Written by: Ruth Vander Zee

Illustrated by: Floyd Cooper

Grand Rapids, Michigan: Eerdsman Books for Young Readers, 2004


It was 1933 and life was good for James William of Mississippi. He did chores at home so his dad could run the town store and he played with his friends. However, when with his friend LeRoy, they “always fished in secluded places” so they would not be noticed. His dad “spoke disparagingly about white folk spending time with colored folk. He said it wasn’t natural”.

Then one day, Leroy told him about the hanging tree and the Klan who rode at night wearing “white robes and ugly pointed hoods”.  James William knew that colored folk could not drink out of the same water fountain as white folk, or eat at the same table, but “that’s just how things were” and he could not believe that his dad’s friends would hurt anyone.

Then early one morning, James William’s world of innocent acceptance is shattered when he comes face to face with a Klan member. And as the story ends we hear James William saying: “I still loved my pa. But I never really looked into his eyes again. And he never really looked into mine”.

This powerful tale of a boy becoming aware that life is not as simple as he thought may cause students to realize that relationships are complex. This story should make us think about how we can challenge and change the world to make it a better place for all to live together. The browns and muted tones of the illustrations depict the somberness of the tale but also give warmth to a story that is meant for students from elementary to high school.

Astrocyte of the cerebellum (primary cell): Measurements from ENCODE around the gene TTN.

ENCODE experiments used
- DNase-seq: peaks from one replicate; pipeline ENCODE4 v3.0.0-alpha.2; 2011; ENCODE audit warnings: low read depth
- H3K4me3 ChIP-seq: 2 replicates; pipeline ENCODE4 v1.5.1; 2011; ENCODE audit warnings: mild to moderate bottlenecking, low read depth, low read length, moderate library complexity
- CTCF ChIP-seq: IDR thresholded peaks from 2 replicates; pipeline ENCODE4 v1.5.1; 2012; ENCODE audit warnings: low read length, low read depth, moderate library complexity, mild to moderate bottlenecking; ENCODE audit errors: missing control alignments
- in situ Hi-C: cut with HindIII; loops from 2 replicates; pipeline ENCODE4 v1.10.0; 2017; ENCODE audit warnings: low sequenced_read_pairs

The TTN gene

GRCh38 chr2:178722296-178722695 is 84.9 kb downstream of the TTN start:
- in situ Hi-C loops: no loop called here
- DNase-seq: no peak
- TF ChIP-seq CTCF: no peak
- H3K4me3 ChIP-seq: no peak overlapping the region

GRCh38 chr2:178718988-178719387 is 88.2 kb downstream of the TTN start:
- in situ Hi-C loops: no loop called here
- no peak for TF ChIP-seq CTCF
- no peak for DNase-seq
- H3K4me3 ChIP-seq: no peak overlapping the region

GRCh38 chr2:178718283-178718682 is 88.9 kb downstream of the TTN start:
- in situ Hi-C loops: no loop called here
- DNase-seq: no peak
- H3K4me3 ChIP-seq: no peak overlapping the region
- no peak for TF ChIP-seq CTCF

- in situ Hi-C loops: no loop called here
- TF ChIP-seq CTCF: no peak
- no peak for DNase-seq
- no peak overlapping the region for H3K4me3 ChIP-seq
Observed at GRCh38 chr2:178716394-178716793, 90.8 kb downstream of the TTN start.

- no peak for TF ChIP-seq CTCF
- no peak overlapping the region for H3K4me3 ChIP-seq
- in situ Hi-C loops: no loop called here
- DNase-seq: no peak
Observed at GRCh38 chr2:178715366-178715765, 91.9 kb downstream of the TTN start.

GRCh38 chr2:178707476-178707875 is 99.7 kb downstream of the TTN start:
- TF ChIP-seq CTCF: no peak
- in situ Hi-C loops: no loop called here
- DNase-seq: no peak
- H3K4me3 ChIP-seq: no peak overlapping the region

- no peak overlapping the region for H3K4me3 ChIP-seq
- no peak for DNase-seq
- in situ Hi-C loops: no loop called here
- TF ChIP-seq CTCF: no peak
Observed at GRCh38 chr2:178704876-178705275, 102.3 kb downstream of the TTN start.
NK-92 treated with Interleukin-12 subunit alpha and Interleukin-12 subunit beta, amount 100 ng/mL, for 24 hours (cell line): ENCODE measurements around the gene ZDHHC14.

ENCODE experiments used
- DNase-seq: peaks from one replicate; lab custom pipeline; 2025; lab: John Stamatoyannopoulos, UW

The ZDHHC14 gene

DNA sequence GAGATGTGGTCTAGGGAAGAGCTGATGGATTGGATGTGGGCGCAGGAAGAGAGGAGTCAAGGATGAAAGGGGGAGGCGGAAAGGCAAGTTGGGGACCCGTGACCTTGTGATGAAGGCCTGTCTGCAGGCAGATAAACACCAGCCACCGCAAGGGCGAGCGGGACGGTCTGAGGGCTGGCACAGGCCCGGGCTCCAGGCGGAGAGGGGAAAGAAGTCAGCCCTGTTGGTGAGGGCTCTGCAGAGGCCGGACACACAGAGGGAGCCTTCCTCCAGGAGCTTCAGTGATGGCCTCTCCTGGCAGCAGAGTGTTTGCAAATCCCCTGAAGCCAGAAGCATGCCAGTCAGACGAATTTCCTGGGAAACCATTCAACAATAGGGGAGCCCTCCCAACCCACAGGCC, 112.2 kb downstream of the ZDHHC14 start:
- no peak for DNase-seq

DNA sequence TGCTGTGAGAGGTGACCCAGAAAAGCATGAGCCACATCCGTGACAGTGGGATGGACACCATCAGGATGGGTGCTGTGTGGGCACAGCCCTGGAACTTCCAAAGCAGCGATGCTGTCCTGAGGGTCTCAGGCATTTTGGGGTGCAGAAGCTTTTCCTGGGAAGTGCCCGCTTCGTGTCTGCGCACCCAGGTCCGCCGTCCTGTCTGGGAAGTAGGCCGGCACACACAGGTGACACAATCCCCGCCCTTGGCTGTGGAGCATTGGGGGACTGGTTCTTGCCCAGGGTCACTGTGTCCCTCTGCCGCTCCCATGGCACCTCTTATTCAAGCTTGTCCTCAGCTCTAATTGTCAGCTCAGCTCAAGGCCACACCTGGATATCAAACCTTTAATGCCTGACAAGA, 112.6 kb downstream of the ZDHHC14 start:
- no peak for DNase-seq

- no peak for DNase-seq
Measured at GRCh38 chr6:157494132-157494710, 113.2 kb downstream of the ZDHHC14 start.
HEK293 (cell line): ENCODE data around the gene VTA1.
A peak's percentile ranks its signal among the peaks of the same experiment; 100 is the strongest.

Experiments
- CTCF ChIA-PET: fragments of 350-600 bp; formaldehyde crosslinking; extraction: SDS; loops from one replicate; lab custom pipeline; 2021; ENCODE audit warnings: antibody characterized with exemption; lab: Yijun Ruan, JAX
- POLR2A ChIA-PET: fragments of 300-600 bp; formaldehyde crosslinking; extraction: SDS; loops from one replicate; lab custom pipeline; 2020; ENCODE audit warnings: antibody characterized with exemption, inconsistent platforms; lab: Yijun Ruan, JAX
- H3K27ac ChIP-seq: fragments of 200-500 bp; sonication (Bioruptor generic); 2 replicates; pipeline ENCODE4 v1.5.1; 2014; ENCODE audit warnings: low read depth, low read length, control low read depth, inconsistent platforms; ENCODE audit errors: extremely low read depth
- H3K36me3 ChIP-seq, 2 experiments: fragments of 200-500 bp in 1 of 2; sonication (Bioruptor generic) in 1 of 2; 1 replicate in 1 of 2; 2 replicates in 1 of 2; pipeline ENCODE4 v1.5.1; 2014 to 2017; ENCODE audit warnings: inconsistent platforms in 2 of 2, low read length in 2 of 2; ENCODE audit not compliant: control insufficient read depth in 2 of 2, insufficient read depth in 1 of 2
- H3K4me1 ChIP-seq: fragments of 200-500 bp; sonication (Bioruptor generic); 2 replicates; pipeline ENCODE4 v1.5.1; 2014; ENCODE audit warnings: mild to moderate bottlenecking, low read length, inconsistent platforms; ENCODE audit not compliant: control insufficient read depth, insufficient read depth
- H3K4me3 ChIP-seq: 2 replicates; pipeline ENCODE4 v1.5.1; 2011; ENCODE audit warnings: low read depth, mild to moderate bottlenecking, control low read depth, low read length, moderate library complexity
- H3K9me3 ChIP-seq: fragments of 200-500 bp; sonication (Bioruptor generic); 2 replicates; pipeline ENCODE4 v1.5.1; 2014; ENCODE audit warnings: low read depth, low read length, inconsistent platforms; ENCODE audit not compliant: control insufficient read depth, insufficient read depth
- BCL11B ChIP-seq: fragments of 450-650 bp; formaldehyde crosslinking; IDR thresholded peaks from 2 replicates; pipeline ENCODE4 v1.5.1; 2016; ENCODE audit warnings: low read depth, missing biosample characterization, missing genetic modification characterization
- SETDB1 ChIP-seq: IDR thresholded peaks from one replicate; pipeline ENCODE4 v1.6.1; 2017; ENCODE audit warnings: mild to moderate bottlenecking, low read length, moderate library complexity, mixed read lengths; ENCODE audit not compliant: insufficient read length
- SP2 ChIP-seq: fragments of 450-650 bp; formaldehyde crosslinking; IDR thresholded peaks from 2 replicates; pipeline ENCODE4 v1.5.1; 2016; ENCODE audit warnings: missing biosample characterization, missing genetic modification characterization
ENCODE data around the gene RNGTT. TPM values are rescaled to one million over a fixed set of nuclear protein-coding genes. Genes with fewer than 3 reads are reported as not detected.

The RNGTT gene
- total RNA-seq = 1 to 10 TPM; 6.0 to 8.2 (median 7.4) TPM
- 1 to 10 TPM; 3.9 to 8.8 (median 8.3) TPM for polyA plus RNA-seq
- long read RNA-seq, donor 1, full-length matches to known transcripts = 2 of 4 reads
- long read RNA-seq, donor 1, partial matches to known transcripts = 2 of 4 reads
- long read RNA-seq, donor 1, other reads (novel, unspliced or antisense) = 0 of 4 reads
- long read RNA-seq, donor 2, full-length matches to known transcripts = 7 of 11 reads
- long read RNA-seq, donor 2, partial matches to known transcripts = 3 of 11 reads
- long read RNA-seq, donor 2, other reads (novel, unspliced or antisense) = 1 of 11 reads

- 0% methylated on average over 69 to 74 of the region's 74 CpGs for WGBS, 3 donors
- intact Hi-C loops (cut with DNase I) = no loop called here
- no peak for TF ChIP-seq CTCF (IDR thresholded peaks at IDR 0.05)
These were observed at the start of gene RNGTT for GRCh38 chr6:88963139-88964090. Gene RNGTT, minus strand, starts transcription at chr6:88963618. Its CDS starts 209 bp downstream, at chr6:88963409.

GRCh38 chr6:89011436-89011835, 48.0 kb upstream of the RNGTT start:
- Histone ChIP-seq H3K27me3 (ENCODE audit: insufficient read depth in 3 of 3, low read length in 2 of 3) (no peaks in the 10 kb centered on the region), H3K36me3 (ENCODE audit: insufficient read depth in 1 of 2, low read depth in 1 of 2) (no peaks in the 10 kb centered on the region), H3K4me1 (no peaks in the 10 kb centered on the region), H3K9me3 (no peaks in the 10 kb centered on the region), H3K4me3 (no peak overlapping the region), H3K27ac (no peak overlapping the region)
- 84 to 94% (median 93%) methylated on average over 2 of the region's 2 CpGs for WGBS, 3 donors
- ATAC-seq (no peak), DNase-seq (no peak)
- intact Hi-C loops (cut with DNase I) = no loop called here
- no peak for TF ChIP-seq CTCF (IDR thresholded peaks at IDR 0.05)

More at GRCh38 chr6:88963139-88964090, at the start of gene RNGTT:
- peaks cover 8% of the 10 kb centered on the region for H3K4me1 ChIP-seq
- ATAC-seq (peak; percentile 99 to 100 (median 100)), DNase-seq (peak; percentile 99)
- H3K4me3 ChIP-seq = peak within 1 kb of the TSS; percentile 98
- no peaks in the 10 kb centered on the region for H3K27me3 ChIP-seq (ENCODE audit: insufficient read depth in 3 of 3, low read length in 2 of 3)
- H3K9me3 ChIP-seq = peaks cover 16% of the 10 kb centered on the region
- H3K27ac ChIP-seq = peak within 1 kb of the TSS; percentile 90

On The Lighter Side of Teaching (Part 2)


“Dad, I want to take a year off before

Kindergarten to find Waldo!”


On The Lighter Side of Teaching (Part 3)


“So, your son tells me that you’re with the roller derby, Mrs. Killen, and I understand you’re a hit man for the Mob, Mr. Killen!”

Interns:  A Request Re Your Co-operating Teachers

Interns, you are asked to check with your co-operating teachers to see if they would like to have their names added to the listserv to receive these eMEMOs on a regular basis.  If yes, please forward their names and their email addresses to the editor at jdelaney@mun.ca

Presently, there may be some co-operating teachers who are already on the listserv but the vast majority would not be.


Perspectives from Co-operating Teachers

Still on the topic of co-operating teachers, one of our readers has suggested that it might be worthwhile to hear from co-operating teachers on how they find having an intern with them in the classroom.  An excellent suggestion so we thought we would put it out there.


A Quote from the President of the United States

“To every young person who’s contemplating their career choice:  If you want to make a difference in the life of our nation, if you want to make a difference in the life of a child – become a teacher.  Your country needs you.”  President Barack Obama, State of the Union Address, January 25, 2011

Source:  Parkay, F. W. (2013). Becoming a teacher (9th. Ed.).  Boston:  Pearson.


Concluding Comment

That concludes issue # 7.  Again, thank you to this week’s contributors.

And now I’m sure you’ve all been waiting for my hockey comment!

I’m absolutely ecstatic over the Habs 5-0 “shellac-ing” of the Leafs last night at the Air Canada Center in Toronto.  It was a great game (for us Habs’ fans) as les Habitants were definitely firing on all 8 cylinders!  Yes I do realize it’s a bit of a long shot re the Habs making it into the playoffs; however, to those Habs’ critics, I say we’ll have to wait and see!

Have a great week and a Happy Valentine’s Day to everyone on Tuesday.


About themondayememo

Jerome G. Delaney, Editor Associate Professor – Educational Administration Faculty of Education Memorial University of Newfoundland St. John’s, NL Canada A1B 3X8 Telephone: 709-864-2071 Facsimile: 709-864-2345 Email: jdelaney@mun.ca
This entry was posted in Volume 06 (Winter 2012). Bookmark the permalink.